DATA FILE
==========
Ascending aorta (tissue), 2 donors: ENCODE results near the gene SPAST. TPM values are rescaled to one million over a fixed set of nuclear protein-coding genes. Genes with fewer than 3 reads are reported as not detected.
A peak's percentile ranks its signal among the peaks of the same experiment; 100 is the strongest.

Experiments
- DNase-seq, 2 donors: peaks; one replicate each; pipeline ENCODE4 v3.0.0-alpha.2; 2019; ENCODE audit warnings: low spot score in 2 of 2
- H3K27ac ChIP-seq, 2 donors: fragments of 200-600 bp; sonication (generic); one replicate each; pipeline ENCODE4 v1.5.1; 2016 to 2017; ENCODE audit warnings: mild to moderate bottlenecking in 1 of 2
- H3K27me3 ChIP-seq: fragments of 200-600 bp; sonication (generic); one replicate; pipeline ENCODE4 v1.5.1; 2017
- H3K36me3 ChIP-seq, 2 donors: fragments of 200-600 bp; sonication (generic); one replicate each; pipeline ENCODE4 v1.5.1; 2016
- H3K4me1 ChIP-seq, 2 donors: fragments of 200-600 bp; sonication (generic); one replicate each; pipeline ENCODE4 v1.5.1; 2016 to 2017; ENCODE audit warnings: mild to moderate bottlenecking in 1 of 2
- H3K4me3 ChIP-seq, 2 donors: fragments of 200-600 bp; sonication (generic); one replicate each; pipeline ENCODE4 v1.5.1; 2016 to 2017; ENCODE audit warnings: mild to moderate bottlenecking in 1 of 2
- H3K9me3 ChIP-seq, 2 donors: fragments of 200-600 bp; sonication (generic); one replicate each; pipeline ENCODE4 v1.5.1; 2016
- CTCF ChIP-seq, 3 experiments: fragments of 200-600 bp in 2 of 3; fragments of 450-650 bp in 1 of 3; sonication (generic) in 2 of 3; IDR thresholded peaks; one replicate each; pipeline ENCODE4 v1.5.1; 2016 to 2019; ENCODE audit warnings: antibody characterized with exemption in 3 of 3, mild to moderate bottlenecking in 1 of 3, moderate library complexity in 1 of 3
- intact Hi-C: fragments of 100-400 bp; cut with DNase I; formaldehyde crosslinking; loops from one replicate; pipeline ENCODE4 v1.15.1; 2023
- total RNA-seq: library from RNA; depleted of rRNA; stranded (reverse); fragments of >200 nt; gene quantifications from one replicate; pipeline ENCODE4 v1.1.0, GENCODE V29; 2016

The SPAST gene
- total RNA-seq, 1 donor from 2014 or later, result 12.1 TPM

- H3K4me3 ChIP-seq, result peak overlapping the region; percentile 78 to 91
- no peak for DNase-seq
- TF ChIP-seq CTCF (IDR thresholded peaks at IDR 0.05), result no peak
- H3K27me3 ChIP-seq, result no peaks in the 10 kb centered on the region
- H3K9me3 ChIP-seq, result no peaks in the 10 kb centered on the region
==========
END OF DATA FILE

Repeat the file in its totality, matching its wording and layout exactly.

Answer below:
Ascending aorta (tissue), 2 donors: ENCODE results near the gene SPAST. TPM values are rescaled to one million over a fixed set of nuclear protein-coding genes. Genes with fewer than 3 reads are reported as not detected.
A peak's percentile ranks its signal among the peaks of the same experiment; 100 is the strongest.

Experiments
- DNase-seq, 2 donors: peaks; one replicate each; pipeline ENCODE4 v3.0.0-alpha.2; 2019; ENCODE audit warnings: low spot score in 2 of 2
- H3K27ac ChIP-seq, 2 donors: fragments of 200-600 bp; sonication (generic); one replicate each; pipeline ENCODE4 v1.5.1; 2016 to 2017; ENCODE audit warnings: mild to moderate bottlenecking in 1 of 2
- H3K27me3 ChIP-seq: fragments of 200-600 bp; sonication (generic); one replicate; pipeline ENCODE4 v1.5.1; 2017
- H3K36me3 ChIP-seq, 2 donors: fragments of 200-600 bp; sonication (generic); one replicate each; pipeline ENCODE4 v1.5.1; 2016
- H3K4me1 ChIP-seq, 2 donors: fragments of 200-600 bp; sonication (generic); one replicate each; pipeline ENCODE4 v1.5.1; 2016 to 2017; ENCODE audit warnings: mild to moderate bottlenecking in 1 of 2
- H3K4me3 ChIP-seq, 2 donors: fragments of 200-600 bp; sonication (generic); one replicate each; pipeline ENCODE4 v1.5.1; 2016 to 2017; ENCODE audit warnings: mild to moderate bottlenecking in 1 of 2
- H3K9me3 ChIP-seq, 2 donors: fragments of 200-600 bp; sonication (generic); one replicate each; pipeline ENCODE4 v1.5.1; 2016
- CTCF ChIP-seq, 3 experiments: fragments of 200-600 bp in 2 of 3; fragments of 450-650 bp in 1 of 3; sonication (generic) in 2 of 3; IDR thresholded peaks; one replicate each; pipeline ENCODE4 v1.5.1; 2016 to 2019; ENCODE audit warnings: antibody characterized with exemption in 3 of 3, mild to moderate bottlenecking in 1 of 3, moderate library complexity in 1 of 3
- intact Hi-C: fragments of 100-400 bp; cut with DNase I; formaldehyde crosslinking; loops from one replicate; pipeline ENCODE4 v1.15.1; 2023
- total RNA-seq: library from RNA; depleted of rRNA; stranded (reverse); fragments of >200 nt; gene quantifications from one replicate; pipeline ENCODE4 v1.1.0, GENCODE V29; 2016

The SPAST gene
- total RNA-seq, 1 donor from 2014 or later, result 12.1 TPM

- H3K4me3 ChIP-seq, result peak overlapping the region; percentile 78 to 91
- no peak for DNase-seq
- TF ChIP-seq CTCF (IDR thresholded peaks at IDR 0.05), result no peak
- H3K27me3 ChIP-seq, result no peaks in the 10 kb centered on the region
- H3K9me3 ChIP-seq, result no peaks in the 10 kb centered on the region